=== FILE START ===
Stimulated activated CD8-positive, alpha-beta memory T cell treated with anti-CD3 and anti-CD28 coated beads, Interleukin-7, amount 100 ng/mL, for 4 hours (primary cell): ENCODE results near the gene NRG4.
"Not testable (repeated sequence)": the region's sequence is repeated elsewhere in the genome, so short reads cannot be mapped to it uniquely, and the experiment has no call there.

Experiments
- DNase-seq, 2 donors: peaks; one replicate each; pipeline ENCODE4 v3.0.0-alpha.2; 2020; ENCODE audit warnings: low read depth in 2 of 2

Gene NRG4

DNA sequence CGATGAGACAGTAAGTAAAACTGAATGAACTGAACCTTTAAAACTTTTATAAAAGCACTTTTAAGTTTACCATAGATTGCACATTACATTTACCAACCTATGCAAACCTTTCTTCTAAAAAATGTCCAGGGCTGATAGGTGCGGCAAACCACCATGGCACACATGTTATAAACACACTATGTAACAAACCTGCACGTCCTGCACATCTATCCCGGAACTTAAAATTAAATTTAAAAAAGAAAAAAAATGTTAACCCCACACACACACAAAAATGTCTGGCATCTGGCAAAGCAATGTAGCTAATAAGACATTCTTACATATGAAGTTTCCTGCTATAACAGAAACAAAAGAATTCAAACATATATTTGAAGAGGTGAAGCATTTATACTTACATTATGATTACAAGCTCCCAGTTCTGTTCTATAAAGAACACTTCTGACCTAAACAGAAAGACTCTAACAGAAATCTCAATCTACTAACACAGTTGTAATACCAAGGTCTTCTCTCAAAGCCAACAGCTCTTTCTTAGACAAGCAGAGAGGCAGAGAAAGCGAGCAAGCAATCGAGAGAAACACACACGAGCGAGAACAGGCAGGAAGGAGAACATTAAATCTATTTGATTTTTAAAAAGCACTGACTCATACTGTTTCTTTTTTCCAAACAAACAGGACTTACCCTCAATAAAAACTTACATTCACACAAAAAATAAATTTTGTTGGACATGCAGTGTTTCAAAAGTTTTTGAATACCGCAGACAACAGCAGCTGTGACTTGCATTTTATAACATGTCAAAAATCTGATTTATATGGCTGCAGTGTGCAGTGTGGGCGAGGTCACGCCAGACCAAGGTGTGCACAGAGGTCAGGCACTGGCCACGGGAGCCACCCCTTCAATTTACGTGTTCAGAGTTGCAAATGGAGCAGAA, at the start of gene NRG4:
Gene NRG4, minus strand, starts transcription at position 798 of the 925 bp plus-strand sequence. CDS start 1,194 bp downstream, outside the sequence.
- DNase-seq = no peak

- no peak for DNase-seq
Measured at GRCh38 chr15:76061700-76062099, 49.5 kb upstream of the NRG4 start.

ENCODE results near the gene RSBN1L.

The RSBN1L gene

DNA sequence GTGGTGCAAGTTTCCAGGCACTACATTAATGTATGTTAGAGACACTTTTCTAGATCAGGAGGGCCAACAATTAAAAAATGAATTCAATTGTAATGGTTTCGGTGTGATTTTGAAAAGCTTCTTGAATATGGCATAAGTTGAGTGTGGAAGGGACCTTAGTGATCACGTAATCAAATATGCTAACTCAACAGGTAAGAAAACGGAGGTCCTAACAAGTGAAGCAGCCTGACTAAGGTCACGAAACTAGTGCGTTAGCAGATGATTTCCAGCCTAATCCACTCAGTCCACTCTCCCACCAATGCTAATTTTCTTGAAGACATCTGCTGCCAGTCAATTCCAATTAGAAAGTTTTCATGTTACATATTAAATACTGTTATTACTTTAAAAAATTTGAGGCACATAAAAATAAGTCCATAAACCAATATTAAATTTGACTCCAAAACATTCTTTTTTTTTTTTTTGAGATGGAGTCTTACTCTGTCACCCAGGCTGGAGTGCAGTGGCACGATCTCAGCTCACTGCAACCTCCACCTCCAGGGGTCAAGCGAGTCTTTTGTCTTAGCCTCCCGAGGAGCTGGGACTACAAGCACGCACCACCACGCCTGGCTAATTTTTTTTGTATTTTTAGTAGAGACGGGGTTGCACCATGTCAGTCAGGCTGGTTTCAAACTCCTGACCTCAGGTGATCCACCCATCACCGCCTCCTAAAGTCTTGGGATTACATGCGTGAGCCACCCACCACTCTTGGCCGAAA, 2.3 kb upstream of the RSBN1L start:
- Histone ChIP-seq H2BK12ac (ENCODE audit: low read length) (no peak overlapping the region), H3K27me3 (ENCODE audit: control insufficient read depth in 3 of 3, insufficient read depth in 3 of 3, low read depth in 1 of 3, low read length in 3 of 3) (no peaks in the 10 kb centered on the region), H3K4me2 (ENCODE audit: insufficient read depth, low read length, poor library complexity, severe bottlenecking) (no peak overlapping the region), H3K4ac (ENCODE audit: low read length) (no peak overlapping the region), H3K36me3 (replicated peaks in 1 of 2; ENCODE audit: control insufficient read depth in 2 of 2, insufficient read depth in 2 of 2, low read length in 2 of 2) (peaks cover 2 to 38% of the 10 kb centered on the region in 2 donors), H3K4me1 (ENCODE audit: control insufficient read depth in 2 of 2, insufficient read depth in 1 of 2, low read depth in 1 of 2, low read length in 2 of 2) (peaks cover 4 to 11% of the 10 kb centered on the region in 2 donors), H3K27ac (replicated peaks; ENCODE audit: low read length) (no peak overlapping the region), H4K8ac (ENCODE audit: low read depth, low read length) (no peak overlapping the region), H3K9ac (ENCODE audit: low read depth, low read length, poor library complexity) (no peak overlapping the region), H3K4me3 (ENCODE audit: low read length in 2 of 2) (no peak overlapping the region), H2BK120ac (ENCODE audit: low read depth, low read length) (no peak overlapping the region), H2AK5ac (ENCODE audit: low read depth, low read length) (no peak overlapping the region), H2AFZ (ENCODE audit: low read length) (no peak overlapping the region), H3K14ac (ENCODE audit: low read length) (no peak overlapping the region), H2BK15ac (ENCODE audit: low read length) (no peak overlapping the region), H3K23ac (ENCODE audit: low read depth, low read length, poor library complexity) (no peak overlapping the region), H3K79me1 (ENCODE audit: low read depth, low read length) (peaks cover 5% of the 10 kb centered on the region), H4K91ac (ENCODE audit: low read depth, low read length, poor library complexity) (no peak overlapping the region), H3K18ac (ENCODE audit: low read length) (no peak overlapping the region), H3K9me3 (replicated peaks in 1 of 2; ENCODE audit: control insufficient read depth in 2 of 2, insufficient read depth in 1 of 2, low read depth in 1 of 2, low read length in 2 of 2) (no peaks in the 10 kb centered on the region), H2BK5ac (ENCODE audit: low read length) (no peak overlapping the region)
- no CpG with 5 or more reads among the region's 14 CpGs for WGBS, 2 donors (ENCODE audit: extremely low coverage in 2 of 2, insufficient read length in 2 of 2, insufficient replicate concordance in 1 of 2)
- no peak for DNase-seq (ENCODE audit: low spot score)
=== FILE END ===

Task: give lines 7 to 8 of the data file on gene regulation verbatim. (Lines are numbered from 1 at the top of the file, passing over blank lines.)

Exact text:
Gene NRG4, minus strand, starts transcription at position 798 of the 925 bp plus-strand sequence. CDS start 1,194 bp downstream, outside the sequence.
- DNase-seq = no peak